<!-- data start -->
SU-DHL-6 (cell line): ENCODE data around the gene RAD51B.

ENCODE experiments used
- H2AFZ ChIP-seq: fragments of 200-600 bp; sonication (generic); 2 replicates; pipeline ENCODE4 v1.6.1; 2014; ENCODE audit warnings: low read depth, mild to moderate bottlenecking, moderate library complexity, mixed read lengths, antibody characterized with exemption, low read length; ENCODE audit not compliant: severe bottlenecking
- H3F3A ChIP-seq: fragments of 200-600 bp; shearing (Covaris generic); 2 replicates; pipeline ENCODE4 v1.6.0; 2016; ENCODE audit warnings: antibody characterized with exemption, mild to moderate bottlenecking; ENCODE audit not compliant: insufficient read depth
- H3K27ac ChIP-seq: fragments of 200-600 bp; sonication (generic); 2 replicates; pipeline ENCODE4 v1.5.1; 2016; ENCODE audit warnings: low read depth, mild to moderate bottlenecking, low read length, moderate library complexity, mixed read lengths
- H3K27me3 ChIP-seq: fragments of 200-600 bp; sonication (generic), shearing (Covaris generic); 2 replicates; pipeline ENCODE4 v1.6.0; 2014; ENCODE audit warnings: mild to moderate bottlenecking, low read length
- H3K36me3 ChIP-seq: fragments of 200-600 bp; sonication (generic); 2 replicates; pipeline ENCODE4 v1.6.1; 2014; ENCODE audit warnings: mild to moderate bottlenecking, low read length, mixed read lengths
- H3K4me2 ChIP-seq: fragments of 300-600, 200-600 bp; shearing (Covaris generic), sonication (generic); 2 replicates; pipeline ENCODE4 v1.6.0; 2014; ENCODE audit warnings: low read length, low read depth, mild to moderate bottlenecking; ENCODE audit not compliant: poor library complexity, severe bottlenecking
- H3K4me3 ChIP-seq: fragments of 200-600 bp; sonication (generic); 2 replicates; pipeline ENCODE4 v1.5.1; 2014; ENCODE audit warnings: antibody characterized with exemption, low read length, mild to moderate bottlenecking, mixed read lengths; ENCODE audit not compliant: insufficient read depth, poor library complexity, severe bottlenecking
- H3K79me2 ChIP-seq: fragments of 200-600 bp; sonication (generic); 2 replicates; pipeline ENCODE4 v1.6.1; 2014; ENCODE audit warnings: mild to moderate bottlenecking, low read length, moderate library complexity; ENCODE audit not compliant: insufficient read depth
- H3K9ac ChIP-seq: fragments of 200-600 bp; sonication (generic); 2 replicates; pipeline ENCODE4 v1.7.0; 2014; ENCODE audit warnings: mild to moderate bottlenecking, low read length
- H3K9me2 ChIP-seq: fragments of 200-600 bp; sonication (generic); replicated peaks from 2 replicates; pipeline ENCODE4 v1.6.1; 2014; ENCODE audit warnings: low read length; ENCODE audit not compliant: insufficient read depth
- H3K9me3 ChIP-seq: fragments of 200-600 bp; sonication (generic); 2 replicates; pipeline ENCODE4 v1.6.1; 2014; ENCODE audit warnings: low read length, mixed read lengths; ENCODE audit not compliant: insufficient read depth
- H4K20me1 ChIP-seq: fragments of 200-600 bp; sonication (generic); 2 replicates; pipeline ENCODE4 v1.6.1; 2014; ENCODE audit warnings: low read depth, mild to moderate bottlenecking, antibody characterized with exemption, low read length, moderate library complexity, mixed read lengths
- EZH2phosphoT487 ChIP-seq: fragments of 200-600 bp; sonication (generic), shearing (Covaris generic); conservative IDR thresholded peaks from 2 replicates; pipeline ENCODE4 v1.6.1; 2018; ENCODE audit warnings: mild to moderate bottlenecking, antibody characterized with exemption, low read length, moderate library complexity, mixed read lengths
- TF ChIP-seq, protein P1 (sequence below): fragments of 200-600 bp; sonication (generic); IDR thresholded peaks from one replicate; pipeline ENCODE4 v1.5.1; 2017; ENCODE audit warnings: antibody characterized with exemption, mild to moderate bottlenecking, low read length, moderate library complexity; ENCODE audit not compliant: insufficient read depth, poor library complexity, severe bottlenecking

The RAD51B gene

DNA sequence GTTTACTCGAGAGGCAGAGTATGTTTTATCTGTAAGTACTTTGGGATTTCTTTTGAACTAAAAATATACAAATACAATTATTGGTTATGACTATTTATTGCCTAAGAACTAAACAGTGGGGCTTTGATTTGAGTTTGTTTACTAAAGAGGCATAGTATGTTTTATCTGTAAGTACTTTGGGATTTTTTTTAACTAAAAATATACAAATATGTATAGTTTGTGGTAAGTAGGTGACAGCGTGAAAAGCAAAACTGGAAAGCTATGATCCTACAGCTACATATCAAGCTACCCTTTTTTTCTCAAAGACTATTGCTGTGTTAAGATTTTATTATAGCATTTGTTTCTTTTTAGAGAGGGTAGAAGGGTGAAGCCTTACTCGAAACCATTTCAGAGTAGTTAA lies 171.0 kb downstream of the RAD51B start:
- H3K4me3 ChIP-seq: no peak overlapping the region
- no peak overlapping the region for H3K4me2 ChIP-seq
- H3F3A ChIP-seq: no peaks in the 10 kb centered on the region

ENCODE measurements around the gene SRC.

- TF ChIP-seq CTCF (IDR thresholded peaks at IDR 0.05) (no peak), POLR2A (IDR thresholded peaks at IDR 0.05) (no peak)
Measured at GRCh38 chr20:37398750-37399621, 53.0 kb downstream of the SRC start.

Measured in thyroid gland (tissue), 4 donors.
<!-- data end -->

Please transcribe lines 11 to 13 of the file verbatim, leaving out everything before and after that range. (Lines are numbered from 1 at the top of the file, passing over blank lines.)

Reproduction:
- H3K9ac ChIP-seq: fragments of 200-600 bp; sonication (generic); 2 replicates; pipeline ENCODE4 v1.7.0; 2014; ENCODE audit warnings: mild to moderate bottlenecking, low read length
- H3K9me2 ChIP-seq: fragments of 200-600 bp; sonication (generic); replicated peaks from 2 replicates; pipeline ENCODE4 v1.6.1; 2014; ENCODE audit warnings: low read length; ENCODE audit not compliant: insufficient read depth
- H3K9me3 ChIP-seq: fragments of 200-600 bp; sonication (generic); 2 replicates; pipeline ENCODE4 v1.6.1; 2014; ENCODE audit warnings: low read length, mixed read lengths; ENCODE audit not compliant: insufficient read depth